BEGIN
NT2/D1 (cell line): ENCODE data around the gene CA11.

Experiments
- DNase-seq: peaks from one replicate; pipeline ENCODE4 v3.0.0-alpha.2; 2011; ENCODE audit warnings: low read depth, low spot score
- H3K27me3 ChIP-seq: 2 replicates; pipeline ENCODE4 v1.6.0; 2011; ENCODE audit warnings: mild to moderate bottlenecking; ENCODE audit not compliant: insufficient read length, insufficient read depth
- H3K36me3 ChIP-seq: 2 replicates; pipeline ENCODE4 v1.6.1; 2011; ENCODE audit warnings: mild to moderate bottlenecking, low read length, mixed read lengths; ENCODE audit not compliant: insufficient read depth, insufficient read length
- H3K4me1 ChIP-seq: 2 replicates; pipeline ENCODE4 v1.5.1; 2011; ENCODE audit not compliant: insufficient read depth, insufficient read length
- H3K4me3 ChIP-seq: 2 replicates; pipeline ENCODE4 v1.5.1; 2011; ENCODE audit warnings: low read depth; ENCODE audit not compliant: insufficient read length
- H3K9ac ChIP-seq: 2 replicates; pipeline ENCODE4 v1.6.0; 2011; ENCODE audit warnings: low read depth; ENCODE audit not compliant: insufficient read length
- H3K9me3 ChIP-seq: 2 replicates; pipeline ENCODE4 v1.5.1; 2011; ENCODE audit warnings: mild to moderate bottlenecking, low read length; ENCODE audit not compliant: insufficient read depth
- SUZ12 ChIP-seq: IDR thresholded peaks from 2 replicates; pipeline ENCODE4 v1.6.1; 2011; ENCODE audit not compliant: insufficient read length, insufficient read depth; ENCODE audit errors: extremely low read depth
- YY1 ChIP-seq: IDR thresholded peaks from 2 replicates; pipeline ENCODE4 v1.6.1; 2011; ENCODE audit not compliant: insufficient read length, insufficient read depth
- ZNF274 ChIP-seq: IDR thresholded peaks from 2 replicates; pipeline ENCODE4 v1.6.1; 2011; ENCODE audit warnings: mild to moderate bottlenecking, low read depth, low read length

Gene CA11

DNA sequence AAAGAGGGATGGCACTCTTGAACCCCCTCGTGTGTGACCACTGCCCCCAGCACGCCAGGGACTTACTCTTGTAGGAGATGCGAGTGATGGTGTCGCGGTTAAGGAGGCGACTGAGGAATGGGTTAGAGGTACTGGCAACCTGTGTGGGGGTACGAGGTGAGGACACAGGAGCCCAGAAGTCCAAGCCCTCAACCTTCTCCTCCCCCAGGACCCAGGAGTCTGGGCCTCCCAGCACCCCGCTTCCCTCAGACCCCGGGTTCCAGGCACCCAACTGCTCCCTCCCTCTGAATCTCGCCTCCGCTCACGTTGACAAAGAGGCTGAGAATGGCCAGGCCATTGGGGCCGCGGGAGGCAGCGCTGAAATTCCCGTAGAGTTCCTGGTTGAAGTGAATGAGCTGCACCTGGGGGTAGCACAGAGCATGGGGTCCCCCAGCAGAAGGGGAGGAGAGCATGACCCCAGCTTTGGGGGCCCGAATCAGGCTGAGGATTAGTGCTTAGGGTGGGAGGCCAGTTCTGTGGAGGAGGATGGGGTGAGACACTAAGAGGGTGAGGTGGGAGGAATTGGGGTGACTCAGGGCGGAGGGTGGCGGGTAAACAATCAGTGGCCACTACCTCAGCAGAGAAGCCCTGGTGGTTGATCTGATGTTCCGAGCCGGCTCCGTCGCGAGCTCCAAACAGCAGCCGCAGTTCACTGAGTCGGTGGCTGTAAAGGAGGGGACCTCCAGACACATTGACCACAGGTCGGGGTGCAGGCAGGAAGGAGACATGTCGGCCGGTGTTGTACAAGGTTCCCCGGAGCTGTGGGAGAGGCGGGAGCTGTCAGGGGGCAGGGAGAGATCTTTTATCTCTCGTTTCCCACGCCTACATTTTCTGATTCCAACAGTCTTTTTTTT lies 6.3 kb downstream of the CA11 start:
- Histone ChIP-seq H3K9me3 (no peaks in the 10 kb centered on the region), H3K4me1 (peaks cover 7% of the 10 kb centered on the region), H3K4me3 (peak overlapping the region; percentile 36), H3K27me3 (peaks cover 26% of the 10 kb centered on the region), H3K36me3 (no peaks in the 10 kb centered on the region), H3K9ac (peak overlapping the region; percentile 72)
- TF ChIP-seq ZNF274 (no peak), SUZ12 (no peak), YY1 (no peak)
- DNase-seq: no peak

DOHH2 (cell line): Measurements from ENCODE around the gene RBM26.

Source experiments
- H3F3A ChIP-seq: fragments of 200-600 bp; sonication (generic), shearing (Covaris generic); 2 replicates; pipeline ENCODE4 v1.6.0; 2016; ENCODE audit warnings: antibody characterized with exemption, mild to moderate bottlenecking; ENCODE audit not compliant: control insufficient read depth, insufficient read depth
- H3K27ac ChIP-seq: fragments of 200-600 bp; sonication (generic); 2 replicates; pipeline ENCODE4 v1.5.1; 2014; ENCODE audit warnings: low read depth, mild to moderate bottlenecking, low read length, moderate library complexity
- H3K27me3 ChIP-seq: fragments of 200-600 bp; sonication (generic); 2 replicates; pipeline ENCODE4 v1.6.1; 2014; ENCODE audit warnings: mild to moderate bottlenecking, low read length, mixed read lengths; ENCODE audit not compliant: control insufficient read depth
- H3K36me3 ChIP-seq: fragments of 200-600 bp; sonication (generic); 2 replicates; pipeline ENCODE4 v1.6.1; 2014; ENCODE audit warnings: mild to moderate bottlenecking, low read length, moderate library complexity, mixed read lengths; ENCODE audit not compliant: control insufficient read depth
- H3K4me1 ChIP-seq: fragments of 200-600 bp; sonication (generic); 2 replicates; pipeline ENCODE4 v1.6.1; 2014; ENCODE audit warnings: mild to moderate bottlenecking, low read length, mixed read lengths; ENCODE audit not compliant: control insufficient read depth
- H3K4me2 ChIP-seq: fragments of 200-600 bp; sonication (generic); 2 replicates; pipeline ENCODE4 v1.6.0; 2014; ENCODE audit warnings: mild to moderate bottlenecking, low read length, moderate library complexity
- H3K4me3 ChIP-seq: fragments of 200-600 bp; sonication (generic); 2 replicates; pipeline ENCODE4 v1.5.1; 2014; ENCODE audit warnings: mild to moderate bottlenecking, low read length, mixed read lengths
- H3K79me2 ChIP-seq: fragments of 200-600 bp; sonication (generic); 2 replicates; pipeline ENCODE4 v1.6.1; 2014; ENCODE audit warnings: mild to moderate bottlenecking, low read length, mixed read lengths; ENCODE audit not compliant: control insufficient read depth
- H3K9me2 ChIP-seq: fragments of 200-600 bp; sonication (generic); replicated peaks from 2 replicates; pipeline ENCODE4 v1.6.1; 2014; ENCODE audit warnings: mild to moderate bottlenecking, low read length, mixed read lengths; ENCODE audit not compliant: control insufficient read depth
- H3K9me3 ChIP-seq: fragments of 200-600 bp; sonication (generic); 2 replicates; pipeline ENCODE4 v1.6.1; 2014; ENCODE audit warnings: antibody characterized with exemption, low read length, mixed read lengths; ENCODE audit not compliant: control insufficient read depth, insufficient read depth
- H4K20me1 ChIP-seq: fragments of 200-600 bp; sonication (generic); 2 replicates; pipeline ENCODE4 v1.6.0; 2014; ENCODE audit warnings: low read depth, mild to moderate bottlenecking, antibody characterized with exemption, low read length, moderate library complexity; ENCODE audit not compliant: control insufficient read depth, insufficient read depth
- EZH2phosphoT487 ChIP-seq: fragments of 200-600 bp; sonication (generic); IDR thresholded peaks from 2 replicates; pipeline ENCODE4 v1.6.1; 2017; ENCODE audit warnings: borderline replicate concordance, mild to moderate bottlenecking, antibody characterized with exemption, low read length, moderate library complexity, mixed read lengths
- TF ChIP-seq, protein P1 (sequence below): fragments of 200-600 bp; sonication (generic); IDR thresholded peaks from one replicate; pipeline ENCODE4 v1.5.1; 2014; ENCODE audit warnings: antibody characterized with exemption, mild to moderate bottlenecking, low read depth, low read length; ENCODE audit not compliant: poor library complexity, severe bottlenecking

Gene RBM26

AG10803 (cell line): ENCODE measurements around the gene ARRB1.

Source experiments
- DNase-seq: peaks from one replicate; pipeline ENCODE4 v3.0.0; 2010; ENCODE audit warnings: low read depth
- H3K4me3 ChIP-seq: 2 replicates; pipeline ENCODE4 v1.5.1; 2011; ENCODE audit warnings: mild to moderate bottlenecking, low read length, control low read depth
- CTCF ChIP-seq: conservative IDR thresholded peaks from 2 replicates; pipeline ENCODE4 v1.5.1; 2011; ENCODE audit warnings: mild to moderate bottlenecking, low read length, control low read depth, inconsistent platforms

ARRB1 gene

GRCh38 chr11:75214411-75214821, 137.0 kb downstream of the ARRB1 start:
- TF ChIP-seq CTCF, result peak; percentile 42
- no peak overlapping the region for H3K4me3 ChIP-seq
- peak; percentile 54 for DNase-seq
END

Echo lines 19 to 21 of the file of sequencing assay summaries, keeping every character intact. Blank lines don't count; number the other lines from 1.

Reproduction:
Source experiments
- H3F3A ChIP-seq: fragments of 200-600 bp; sonication (generic), shearing (Covaris generic); 2 replicates; pipeline ENCODE4 v1.6.0; 2016; ENCODE audit warnings: antibody characterized with exemption, mild to moderate bottlenecking; ENCODE audit not compliant: control insufficient read depth, insufficient read depth
- H3K27ac ChIP-seq: fragments of 200-600 bp; sonication (generic); 2 replicates; pipeline ENCODE4 v1.5.1; 2014; ENCODE audit warnings: low read depth, mild to moderate bottlenecking, low read length, moderate library complexity